Ewan Birney and Ensembl (the other/original genome browser depending on if you are a UCSC junkie) have started blogging a bit more about what is going on under the proverbial hood over there in Hinxton. There are some great nuggets talking about what are some of the current problems. These bite-sized comments should be a great glimpse into what is going on without drowning in the deluge that is ensembl-dev.
This is a recent post on the challenges of gene annotation coordination among “manual” and “automated” annotation of gene structure of groups at the same institution.
Scale that up among multiple genomes, genome centers, quality of prediction programs and assemblies, and you can see why the fungal genome comparisons could use a little bit more help. It is great to hear what the animal genome annotation groups are doing to solve informatics challenges and data management issues and coordination. I’m big fan of more informatics+science in the open where it is feasible.
On the cover of this week’s Nature is a picture of Phycomyces blakesleeanus highlighting the discovery of the MAT locus in this Zygomycete fungus from Alex Idnurm and Joe Heitman and colleagues. While it was previously known that Zygomycetes (the Orange lineage represented by R. oryzae in the tree below) mate, the specific locus has until now, never been discovered. The authors in this study identified the MAT locus through a sequence search looking for HMG-box genes knowing that these are found the Mating Type locus in Basidiomycetes and Ascomycetes. They confirmed the identity through a through set of experiments that included PCR, sequencing and crosses of (+) and (-) strains of P. blakesleeanus, and Southern blots.
Continue reading Sex in fungi: MAT locus cloned from a Zygomycete
While many strains of S. cerevisiae are being sequenced, a single strain, YJM789, isolated from the lung of an AIDS patient was sequenced a few years ago at Stanford and published this summer. The genome was described in a paper entitled “Genome sequencing and comparative analysis of Saccharomyces cerevisiae strain YJM789”.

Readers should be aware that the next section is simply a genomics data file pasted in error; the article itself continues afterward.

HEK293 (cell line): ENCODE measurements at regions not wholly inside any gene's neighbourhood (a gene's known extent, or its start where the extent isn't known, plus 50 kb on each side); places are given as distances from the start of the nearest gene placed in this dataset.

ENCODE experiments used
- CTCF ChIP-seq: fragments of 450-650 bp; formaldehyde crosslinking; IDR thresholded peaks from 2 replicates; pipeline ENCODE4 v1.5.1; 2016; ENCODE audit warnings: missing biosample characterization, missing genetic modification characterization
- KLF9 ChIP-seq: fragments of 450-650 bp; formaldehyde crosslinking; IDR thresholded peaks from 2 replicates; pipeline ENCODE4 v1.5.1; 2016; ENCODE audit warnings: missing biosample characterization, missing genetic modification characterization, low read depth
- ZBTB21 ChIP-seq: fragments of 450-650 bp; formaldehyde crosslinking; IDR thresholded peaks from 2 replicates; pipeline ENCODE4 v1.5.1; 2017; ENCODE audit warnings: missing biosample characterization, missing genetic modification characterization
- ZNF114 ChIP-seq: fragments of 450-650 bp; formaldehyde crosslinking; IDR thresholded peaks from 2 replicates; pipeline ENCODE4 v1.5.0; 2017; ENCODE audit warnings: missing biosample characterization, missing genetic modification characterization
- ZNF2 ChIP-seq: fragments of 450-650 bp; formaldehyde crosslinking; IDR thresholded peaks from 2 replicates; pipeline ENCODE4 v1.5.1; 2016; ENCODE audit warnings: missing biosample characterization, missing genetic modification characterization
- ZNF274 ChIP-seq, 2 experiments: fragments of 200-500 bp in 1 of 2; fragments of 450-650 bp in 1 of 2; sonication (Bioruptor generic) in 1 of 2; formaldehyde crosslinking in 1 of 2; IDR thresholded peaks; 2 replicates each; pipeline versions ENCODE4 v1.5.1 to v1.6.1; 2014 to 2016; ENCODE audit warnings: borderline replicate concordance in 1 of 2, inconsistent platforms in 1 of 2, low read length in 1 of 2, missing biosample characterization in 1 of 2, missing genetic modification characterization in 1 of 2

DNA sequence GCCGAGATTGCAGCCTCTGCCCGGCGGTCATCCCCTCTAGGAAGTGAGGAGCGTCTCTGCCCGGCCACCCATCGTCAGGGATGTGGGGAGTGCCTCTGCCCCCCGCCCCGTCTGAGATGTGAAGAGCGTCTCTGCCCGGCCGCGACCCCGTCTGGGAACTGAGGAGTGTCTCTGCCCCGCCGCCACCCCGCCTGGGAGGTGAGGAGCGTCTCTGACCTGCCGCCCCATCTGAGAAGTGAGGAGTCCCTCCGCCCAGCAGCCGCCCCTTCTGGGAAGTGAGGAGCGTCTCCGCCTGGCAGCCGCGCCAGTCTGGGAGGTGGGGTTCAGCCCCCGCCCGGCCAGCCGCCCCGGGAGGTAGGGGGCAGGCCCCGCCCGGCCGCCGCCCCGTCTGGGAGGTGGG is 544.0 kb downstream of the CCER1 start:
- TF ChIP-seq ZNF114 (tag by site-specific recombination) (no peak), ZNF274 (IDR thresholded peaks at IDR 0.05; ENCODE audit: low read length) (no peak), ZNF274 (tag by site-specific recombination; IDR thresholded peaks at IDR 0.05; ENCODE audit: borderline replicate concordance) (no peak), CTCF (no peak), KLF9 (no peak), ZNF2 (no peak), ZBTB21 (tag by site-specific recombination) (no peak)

Continue reading Saccharomyces strain sequencing
Robin reviews recent Nature paper by Ilan Wapinski et al describing the orthogroups they built from multiple fungal genomes. I’ve been remiss in reviewing the paper myself, but they’ve created an important resource in the SYNERGY tool for orthology identification and a database of orthologs of some ascomycete fungi. I am excited there is a level of interest in the properties of gene duplication and how this may be an important aspect of adaptation and evolution.
The Cornell Mushroom blog has a nice treatment of the maize pathogen and Mexican delicacy Ustilago maydis corn smut.
Chris and Tom took some more Coprinus pictures while I was away from the lab.
Few organisms are as well understood at the genetic level as Saccharomyces cerevisiae. Given that there are more yeast geneticists than yeast genes and exemplary resources for the community (largely a result of their size), this comes as no surprise. What is curious is the large number of yeast genes for which we’ve been unable to characterize. Of the ~6000 genes currently identified in the yeast genome, 1253 have no verified function (for the uninclined, this is roughly 21% of the yeast proteome). Egads! If we can’t figure this out in yeast, what hope do we have in non-model organisms?Lourdes Peña-Castillo and Timothy R. Hughes discuss this curious observation and its cause in their report in Genetics.